What is jaundice?

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Jaundice: Overview

Jaundice is yellowing of your skin and the whites of your eyes. It's caused by a pigment, or coloring, called bilirubin. This comes from the breakdown of red blood cells. When your liver is healthy, it removes the pigment from your blood. But if the liver isn't working right, pigment can build up in the blood. Then it can get into the skin and other tissues.

Many diseases can cause jaundice. These include hepatitis, gallstones, and cancer of the pancreas. Liver damage from heavy drinking over a long time can also cause it. Some medicines can cause jaundice. And jaundice can be caused by the rapid destruction of red blood cells (hemolytic anemia).

The treatment for jaundice depends on the cause. You may need medicine to treat an infection. Or you may need to have your gallbladder removed. Some people need to stop drinking alcohol. If another disease is causing jaundice, treating the disease usually takes care of the jaundice. If a medicine you take is causing jaundice, your doctor may switch you to another one.


Jaundice is a condition in which the skin and whites of the eyes appear yellow because of the buildup of a yellow-brown pigment called bilirubin in the blood and skin.

Bilirubin is produced by the breakdown of red blood cells. The liver normally gets rid of bilirubin in bile (a fluid that helps the body digest fats).

Excess amounts of bilirubin can build up because of rapid destruction of red blood cells, liver diseases (such as hepatitis), blockage of the bile ducts leading from the gallbladder to the small intestine, or other problems. Bilirubin can be measured in the blood, where it is one indicator of a person's liver function.

Other symptoms that may occur as a result of excess bilirubin include dark urine, light-colored or whitish stools, and itching of the skin (pruritis).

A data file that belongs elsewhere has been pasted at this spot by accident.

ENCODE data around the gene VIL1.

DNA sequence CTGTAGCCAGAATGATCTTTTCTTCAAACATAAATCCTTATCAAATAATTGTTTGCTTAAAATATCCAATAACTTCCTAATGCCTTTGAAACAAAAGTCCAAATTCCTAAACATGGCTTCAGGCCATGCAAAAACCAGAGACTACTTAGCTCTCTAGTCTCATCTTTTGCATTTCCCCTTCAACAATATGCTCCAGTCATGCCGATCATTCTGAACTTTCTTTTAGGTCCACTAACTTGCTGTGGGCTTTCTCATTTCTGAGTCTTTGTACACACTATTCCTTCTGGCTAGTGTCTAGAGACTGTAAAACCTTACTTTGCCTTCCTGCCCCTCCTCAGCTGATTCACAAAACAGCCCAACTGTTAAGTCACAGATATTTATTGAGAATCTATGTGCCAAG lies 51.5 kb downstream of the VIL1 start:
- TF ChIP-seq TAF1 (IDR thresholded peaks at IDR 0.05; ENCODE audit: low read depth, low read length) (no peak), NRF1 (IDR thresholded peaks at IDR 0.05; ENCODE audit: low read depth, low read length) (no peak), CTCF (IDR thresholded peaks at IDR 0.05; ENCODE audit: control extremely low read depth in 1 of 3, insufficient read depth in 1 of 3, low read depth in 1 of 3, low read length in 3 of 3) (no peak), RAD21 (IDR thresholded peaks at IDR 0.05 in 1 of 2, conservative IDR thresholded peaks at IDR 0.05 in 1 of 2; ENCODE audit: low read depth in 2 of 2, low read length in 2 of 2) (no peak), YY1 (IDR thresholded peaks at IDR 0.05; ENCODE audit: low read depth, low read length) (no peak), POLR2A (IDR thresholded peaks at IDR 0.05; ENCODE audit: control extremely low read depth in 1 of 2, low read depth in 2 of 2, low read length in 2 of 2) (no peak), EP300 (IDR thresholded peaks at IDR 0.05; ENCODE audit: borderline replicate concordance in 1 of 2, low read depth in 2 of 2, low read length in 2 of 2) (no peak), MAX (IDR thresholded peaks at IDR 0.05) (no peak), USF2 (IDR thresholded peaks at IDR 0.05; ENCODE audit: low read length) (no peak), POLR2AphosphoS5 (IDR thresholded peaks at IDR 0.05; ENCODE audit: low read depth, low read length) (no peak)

If successful, treatment for the underlying cause of jaundice may cause the skin, eyes, urine, and stools to return to their normal color.

How can you care for yourself when you have jaundice?

  • Follow your doctor's general advice for how to take care of yourself. Rest when you need it. Eat a variety of healthy foods. And drink plenty of water (unless your doctor tells you not to).
  • Avoid alcohol. Your doctor may say to not drink any alcohol until your jaundice is gone. If your jaundice is caused by drinking alcohol, talk with your doctor if you need help to quit. Counseling, support groups, and sometimes medicines can help.
  • Be safe with medicines. Do not take any other medicine without talking to your doctor first. This includes over-the-counter medicines, vitamins, and herbal products.
  • Make sure your doctor knows all the medicines you take. Some medicines, such as acetaminophen (Tylenol), can make liver problems worse.
  • If you have itchy skin, taking warm baths and putting moisturizing creams on your skin may help. If this doesn't help, talk to your doctor about medicines that can be used for itching. Follow the instructions on the label.
  • If itching affects your sleep, ask your doctor if you can take an antihistamine that might reduce itching and make you sleepy, such as diphenhydramine (Benadryl). Read and follow all instructions on the label.

Jaundice: When to call

Call 911 anytime you think you may need emergency care. For example, call if:

  • You have severe trouble breathing.
  • You passed out (lost consciousness).

Call your doctor now or seek immediate medical care if:

  • You are confused, or your confusion gets worse.
  • You have a fever or chills.
  • You have severe pain or swelling in your belly.
  • You are losing weight without trying.
  • You are vomiting or feel sick to your stomach.
  • Your urine is dark yellow-brown, or your stools are light-colored.

Watch closely for changes in your health, and be sure to contact your doctor if:

  • You do not get better as expected.

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The content above contains general health information provided by Healthwise, Incorporated, and reviewed by its medical experts. This content should not replace the advice of your healthcare provider. Not all treatments or services described are offered as services by us. For recommended treatments, please consult your healthcare provider.